What can churches do to prevent gun violence?
BBQ shooting raises questions about role of churches
By Mags Storey | Friday, July 27, 2012
Pastor Lovelace St. John comments on what can be done by churches to prevent future gun-related violence.
TORONTO, ONJohn McKay, MP for Scarborough-Guildwood, says a lot of hard questions are being asked in his riding after a purported community barbecue turned into the worst incident of gun violence in Toronto's history.
On July 16, an outbreak of gunfire at a community housing complex on Danzig Street left two people dead and 23 wounded.
The following weekend, McKay held a special community meeting for residents from the Morningside Coronation complex and the broader area, as well as social service agencies, community leaders and politicians.
McKayhimself the past moderator of a Baptist churchalso made a specific effort to include local faith leaders.
"The first thing we heard [from residents] was that they liked their community," he said. "They think highly of it … and are bitterly resentful of media stigmatization."
Residents were also concerned about the lack of security provided by Toronto Community Housing, and stressed that "even more than a police presence, what they were looking for a police relationship."
But the meeting also raised questions about how much local churches were involved in the community.
"What was obvious to me," he says, "was that most of the pastors there had no idea about all the community programs which were available. Equally, the community representatives had no idea what the pastors were doing.
"Actually, a lot of these pastors didn't even know each other … The faith communities need to get their act together."
He doesn't know if the presence of the local church leaders would have made any impact on the drinking, drug-use and gang presence at the Danzig Street barbecue. But still, one thing is clear, for churches to impact their wider communities they can't just stay in "holy huddles."
"They talked about 'silos of silence.' And that's something we could move ontrying to break down those silos."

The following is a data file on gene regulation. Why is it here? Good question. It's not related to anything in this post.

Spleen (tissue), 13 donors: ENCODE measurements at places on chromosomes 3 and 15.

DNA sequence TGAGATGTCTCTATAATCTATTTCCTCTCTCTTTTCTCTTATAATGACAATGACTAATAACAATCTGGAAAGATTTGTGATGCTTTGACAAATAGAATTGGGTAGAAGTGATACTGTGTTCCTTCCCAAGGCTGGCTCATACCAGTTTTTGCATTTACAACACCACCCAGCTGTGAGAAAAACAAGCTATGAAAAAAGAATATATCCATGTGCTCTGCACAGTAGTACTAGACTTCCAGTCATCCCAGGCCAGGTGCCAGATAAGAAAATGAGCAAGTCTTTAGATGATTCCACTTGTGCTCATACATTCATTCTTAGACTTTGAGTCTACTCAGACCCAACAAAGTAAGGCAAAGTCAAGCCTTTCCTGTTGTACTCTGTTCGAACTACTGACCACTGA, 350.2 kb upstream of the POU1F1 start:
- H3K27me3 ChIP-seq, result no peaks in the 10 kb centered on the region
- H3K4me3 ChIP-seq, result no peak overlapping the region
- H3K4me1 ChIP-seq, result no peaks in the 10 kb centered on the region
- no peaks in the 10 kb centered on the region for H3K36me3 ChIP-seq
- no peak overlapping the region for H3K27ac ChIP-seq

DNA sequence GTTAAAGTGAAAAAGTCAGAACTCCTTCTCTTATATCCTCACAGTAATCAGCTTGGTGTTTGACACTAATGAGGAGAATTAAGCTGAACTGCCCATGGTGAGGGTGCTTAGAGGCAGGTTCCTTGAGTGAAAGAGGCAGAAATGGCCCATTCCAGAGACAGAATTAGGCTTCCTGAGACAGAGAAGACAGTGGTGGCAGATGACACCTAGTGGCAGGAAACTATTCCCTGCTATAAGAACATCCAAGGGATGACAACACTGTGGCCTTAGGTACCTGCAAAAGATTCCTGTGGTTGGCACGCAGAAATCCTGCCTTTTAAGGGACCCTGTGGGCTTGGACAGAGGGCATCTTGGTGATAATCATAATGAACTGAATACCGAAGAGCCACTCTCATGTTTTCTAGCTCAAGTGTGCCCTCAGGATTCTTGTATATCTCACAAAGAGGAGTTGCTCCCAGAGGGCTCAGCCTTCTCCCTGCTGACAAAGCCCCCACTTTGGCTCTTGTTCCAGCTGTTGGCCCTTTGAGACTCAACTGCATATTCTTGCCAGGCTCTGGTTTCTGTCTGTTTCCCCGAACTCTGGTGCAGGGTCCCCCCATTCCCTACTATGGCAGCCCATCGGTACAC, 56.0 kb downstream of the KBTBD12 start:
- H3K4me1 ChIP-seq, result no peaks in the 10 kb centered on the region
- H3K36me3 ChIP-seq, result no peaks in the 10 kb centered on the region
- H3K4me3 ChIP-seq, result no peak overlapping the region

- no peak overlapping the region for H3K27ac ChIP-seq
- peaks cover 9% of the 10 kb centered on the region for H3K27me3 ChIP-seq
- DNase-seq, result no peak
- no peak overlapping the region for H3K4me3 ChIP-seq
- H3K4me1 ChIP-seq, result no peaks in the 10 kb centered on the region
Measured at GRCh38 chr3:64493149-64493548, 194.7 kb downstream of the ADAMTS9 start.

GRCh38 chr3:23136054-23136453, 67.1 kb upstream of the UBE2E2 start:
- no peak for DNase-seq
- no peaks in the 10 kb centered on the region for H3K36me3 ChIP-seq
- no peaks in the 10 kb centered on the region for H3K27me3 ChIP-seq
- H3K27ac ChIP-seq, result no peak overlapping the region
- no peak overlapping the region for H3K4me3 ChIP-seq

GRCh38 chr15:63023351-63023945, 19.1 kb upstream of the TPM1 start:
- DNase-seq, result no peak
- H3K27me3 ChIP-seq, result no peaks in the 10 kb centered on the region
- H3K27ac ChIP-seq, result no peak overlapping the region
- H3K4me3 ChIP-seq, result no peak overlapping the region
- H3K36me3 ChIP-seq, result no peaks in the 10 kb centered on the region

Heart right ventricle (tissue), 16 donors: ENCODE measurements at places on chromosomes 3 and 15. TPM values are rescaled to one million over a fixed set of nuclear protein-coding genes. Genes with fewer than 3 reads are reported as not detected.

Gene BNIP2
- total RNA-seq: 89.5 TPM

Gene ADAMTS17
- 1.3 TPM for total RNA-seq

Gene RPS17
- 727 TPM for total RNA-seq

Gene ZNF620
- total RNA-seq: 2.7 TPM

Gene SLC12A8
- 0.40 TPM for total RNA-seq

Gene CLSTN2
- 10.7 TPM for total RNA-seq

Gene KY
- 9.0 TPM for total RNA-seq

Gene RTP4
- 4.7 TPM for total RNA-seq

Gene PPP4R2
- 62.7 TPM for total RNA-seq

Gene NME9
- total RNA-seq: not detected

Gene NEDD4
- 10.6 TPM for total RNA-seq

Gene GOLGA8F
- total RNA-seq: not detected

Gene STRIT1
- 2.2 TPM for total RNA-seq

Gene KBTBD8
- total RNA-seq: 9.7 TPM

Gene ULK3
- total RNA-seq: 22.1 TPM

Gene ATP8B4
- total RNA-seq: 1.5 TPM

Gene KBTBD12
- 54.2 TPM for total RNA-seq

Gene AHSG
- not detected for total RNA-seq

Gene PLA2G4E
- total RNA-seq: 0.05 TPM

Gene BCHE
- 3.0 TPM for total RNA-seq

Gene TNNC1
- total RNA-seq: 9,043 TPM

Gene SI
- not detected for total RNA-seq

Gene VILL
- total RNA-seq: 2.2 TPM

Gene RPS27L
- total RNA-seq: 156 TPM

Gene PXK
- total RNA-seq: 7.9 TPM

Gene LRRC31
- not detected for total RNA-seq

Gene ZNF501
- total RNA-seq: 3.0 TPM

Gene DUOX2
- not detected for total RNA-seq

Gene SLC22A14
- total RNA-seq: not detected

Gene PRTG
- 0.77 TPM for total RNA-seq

Lovelace St. John, pastor of Progress Church, agrees. When ChristianWeek reached him for comment, he was outside at a free mid-week, community barbecue the church was holding in partnership with community group, the Boys and Girls Club. Progress Church has also been holding free Sunday community barbecues all summer long, along with an outdoor church serviceand invited all those at the post-shooting community meeting to attend one the following day.
"We as a church need to be proactive instead of reactive," St. John says. "We need to get out into the community and engage people where they live, and talk to them about their real life issues."
A few years ago St. John took the unprecedented step of calling social service agencies together for a joint-meeting with the church.
"I said, 'Tell us what you're doing. Because we want to be able to refer people to you. We want to be able to connect with you. We want to be able to do our part.' They said no church had ever done that before."
For this congregation, the question now, he says, is how to expand even farther. The church holds regular prayer walks in the community, but their circuit of the immediate surrounding area had stopped a few streets short of Danzig. Now, they are looking at walking farther. They also hold several community programs during the week, including a youth program and community drop in. In the coming weeks they are also looking at potentially holding a community youth symposium.
"The question ishow do we now get even more people plugged in?" he says.
He stressed that healthy communities need involvement on all levels of societyincluding law-enforcement, employment, education, strong marriages and solid parenting.
"And the church has to do its part in that," he adds. St. John is himself the father of three young adults. One of the church's priorities is ensuring that every young person in the congregation gets a post-secondary education.
"And we've had 100% success."
What is needed now, he adds, are tangible solutions.
"As pastors, how do we work together? Not having big, joint church servicesthat's not the answerbut how do we get out in the community together? How do we engage people personally, one on one? How do we see real transformation in their lives, by the power of the God who is able to save [us] spirit, soul and body?"